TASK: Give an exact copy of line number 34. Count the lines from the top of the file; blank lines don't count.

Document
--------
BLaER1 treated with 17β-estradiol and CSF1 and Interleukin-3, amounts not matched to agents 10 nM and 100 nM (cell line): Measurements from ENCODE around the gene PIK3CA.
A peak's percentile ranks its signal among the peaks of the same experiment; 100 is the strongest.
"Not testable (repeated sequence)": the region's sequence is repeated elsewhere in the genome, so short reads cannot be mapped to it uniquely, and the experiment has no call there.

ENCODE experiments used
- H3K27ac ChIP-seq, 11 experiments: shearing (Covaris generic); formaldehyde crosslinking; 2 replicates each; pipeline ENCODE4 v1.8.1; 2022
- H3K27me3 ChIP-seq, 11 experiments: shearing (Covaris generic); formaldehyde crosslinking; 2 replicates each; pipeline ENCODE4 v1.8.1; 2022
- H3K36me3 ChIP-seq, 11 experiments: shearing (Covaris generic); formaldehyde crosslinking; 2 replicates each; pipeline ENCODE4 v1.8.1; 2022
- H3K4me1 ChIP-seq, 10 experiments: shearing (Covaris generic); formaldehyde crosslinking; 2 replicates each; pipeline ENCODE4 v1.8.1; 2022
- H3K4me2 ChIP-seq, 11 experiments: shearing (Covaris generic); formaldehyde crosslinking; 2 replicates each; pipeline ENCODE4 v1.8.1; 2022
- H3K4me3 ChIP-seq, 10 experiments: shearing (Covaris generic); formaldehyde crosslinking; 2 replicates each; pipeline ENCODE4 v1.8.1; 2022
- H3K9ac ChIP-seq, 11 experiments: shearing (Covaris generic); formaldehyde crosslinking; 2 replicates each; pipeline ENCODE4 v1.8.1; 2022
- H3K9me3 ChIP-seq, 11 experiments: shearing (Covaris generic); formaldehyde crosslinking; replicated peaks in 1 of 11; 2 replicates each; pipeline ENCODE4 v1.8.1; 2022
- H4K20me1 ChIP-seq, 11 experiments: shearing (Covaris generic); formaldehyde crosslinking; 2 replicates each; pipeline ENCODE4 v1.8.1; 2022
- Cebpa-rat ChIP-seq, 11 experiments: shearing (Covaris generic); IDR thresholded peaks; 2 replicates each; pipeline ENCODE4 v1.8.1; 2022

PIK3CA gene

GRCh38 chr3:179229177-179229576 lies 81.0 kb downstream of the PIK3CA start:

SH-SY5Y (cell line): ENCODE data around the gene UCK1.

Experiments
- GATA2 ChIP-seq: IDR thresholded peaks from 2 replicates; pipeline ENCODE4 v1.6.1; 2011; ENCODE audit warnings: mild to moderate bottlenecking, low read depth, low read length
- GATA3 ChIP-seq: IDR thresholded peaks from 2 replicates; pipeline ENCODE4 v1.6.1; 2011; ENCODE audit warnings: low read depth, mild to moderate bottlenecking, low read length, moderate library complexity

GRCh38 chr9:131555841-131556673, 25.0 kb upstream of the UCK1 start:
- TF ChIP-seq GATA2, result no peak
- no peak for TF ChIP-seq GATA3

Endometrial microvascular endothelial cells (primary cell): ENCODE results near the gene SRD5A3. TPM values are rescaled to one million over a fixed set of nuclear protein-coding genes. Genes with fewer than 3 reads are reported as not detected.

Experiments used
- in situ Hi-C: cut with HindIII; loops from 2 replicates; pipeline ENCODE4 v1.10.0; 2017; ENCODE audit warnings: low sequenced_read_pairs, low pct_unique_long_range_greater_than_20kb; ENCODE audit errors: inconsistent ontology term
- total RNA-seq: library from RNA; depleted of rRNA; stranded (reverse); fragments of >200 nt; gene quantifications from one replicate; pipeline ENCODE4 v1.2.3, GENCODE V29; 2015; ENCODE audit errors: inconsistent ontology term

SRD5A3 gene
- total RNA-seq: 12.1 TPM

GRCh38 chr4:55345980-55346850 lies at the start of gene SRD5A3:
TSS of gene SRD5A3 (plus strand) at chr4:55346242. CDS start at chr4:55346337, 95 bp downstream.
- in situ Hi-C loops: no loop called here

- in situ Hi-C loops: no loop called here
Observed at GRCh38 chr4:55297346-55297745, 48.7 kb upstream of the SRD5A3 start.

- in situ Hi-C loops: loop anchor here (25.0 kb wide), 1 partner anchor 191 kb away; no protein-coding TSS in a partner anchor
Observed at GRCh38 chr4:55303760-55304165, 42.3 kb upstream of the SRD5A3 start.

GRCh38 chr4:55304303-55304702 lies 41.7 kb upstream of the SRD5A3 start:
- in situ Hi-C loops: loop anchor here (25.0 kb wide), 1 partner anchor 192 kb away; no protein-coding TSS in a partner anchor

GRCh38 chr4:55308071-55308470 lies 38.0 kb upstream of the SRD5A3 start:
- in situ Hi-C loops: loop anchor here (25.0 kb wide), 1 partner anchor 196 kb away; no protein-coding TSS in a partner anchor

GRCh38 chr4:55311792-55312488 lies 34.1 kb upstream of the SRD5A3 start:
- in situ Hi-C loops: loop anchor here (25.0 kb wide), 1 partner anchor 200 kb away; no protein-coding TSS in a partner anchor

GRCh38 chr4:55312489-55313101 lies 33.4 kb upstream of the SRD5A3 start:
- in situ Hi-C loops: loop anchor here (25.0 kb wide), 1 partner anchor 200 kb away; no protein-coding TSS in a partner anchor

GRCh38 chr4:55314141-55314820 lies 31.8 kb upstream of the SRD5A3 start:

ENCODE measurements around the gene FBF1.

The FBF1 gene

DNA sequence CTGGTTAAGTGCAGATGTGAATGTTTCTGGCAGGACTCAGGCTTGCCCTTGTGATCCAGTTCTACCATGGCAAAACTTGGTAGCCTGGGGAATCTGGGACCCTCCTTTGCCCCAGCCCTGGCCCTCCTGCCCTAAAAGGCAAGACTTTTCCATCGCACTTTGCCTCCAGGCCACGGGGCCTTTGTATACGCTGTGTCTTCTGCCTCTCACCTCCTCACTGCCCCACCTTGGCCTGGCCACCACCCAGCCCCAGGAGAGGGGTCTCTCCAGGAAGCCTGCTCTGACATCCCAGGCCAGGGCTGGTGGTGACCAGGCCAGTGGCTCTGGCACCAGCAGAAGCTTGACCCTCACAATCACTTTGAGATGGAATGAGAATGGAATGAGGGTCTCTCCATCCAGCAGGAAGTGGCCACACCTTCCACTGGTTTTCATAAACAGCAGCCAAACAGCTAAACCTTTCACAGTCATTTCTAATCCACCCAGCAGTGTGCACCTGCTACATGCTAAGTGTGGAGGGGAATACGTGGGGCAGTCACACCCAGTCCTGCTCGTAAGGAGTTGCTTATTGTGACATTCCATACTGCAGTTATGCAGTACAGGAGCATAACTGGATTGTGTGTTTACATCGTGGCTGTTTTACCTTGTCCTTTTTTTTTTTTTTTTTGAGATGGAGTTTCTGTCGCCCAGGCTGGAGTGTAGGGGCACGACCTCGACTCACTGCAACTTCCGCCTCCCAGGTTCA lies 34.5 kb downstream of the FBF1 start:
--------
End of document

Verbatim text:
Observed at GRCh38 chr4:55297346-55297745, 48.7 kb upstream of the SRD5A3 start.